Monday, January 19, 2009

We need to kill browser plugins - or move them to the cloud

Louis Gray asks an interesting question in a post on his blog: "Is requiring a Plug-in akin to designing for IE Only?" Like Louis, I use the Safari browser for a lot of my browsing, which doesn't support plug-ins. The rise in popularity of Plug-ins for Firefox has occurred at the same time as the rapid adoption of the iPhone.

The iPhone is in the vanguard of mobile internet use. This trend will continue with the introduction of Android phones and the continued popularity of the Blackberry. The Mozilla foundation is working on a mobile version of Firefox but this is not a real solution. Mobile phones are not the only way we access the Internet. Games consoles and Internet Tablets, like the Nokia N810 are also entering the mix.

I believe that the future lies with developers creating cloud-based functionality that can be activated from a bookmark. Examples of this already exist with bookmarklets from services like delicious and The advantage of the bookmarklet is that it can be designed to be browser-platform independent and can also deliver functionality to mobile devices.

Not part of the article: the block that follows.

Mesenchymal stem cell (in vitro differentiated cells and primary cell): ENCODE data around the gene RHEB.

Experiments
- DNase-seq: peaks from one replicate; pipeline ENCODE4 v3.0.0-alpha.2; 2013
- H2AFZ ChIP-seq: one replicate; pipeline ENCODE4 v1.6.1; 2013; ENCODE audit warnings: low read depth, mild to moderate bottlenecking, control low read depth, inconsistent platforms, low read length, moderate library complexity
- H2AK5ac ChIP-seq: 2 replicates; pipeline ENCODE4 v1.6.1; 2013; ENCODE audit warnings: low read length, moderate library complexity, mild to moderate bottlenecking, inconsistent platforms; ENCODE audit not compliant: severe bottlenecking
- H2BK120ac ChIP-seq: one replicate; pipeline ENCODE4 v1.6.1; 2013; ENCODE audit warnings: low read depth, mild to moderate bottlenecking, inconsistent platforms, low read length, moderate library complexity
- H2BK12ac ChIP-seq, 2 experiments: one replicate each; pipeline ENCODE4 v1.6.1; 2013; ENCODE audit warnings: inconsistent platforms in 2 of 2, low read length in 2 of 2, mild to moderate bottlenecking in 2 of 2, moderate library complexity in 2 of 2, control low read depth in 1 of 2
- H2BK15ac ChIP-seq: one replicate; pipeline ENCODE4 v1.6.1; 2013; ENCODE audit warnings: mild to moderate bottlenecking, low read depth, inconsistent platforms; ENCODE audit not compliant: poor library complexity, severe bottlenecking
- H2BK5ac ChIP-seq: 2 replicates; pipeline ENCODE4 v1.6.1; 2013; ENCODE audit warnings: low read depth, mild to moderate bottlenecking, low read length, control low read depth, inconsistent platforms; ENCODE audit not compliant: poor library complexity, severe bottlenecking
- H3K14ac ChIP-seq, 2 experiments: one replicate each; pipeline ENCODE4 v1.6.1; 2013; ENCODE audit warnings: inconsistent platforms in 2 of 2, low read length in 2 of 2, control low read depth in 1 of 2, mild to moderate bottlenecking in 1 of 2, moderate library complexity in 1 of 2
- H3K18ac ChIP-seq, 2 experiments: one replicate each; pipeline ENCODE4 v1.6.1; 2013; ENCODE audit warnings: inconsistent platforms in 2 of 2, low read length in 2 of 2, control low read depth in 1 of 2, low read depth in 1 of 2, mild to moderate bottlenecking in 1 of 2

1 comment:

  1. Here is my first thought: By requiring a user to add anything to my browser/OS/etc you are limiting your potential market and showing a certain arrogance that your product/service/application is that good I should go through that extra effort.

    (I actually ran into this just the other day compiling various jabber server implementations, you need to install X or Y before you can compile our server)

    Second though: in some cases installing new tools helps to make a market place for new and interesting things. For example by having people install Flash, video services like YouTube and others have been enabled to start, grow and prosper.

    Conclusion: If you are making me install some dependency for your application/website/service make it easy and painless and explain why.